I just got off the phone with my childhood best friend, Ted. I suppose that term is unfair in many ways, “best friend.” But children of a certain age think about who is their best friend in the way they later think about who is their girlfriend or boyfriend.
In my case, Ted held a special position because he played an essential role in helping me learn what was important to me. When we were in 7th grade, we used to have to walk past the 9th graders to get to our first period English class. Each morning, we passed two 9th grade boys, Richard and Tom, who bullied us and whom we liked to provoke. Or rather, Ted liked to provoke them and enjoyed it more when I was there to share the beating.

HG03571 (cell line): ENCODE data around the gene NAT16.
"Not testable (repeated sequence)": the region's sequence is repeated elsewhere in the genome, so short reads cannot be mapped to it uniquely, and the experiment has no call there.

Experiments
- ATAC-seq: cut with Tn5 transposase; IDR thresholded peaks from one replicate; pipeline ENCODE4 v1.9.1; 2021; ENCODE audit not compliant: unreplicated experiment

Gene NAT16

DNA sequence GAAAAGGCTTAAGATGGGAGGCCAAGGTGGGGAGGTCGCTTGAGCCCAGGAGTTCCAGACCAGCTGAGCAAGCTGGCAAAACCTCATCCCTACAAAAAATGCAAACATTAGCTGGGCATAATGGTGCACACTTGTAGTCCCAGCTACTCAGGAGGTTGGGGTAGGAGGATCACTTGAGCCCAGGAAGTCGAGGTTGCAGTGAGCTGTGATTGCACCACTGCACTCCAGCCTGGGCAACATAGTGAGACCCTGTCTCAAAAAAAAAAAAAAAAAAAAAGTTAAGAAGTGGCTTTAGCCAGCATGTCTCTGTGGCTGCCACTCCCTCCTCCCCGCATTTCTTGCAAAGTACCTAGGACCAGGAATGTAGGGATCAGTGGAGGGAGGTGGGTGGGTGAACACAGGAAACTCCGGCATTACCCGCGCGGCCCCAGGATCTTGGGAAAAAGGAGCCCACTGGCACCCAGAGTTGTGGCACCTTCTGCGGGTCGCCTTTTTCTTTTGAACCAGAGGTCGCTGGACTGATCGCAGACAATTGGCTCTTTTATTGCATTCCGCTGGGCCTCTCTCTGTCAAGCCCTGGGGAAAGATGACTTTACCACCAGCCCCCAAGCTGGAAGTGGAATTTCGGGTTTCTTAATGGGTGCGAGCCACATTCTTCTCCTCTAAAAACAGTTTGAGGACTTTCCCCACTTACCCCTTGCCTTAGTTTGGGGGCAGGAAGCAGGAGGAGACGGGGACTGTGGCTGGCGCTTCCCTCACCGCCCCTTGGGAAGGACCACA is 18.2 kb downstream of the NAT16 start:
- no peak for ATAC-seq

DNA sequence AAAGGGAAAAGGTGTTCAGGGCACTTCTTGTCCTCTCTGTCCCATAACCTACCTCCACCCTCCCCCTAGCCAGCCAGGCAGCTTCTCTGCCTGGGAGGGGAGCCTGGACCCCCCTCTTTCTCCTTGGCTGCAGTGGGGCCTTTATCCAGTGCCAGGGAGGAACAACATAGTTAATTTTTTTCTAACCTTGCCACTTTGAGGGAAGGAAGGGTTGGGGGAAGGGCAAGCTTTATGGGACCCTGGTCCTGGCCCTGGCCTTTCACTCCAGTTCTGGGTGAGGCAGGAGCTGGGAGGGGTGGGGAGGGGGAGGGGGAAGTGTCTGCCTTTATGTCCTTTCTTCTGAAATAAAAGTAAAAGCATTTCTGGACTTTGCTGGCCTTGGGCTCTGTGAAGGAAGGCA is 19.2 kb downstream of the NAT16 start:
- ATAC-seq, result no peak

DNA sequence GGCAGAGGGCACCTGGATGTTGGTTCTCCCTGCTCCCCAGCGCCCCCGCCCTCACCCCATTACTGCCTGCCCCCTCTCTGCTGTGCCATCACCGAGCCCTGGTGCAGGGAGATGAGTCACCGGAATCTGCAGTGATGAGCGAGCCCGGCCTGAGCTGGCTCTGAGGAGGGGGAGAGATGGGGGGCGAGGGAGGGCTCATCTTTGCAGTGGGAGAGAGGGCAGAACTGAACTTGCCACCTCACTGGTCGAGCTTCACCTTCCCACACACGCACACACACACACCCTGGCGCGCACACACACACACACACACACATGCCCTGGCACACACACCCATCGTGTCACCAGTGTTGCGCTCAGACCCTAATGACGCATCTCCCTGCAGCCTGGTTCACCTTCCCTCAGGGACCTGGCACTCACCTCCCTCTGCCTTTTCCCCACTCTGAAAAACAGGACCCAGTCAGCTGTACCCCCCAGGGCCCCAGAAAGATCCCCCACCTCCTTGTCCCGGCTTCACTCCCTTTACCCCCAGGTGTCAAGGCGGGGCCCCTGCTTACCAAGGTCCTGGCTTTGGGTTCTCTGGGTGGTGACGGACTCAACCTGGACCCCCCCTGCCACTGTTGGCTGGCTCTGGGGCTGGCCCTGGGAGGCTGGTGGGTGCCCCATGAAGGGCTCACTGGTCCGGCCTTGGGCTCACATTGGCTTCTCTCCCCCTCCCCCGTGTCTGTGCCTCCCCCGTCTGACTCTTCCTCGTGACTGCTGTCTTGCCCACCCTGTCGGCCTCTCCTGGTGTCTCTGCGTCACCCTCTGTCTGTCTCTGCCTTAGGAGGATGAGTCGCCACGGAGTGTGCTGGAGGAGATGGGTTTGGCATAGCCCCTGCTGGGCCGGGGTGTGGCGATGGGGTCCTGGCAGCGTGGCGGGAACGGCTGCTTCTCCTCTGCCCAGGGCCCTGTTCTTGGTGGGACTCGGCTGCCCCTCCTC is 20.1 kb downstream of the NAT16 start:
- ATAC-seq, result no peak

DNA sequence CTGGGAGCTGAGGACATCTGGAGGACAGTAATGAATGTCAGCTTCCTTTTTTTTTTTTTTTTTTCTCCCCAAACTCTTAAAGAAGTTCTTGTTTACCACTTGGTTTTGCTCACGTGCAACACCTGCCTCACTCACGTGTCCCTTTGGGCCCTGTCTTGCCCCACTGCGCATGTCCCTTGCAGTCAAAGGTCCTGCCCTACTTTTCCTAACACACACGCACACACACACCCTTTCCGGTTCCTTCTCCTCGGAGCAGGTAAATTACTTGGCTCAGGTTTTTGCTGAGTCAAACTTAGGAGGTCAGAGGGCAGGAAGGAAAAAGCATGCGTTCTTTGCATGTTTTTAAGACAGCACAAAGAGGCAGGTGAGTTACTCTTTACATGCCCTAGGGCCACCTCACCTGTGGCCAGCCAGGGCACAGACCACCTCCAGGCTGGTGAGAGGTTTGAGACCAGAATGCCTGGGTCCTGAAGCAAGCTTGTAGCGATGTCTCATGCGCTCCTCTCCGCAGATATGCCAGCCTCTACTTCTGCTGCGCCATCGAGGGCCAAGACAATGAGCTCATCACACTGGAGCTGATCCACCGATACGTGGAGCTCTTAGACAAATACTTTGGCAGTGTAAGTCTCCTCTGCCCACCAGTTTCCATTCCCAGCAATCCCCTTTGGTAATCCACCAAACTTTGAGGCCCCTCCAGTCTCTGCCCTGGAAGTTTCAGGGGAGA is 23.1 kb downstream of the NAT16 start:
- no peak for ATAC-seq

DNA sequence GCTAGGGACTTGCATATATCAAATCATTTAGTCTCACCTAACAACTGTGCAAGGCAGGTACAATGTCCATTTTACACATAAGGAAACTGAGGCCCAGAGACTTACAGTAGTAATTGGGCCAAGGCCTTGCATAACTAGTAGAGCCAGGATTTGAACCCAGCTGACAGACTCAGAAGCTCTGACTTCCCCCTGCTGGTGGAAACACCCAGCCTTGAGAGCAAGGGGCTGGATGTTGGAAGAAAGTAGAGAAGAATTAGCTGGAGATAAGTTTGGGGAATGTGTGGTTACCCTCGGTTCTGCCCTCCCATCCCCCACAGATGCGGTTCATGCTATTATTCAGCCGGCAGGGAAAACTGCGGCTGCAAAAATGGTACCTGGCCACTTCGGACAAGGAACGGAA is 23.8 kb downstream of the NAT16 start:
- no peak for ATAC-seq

One morning in particular, I remember Ted’s telling me what we were going to say to taunt them. “Do we have to do it today?” I asked. “I really don’t want the beating.” “Yes,” Ted said. “But we do it every day.” “Is it funny every day?” he asked me. “Yes,” I said. “Then we’re doing it again today.”
For Ted, the price of a good laugh could be pretty high, and he taught me to be willing to pay. I was never as funny as Ted, but I could take a beating. I’m glad I don’t get hit any more, but I miss running that gauntlet to start the day.
It was good to hear Ted’s voice. It always is.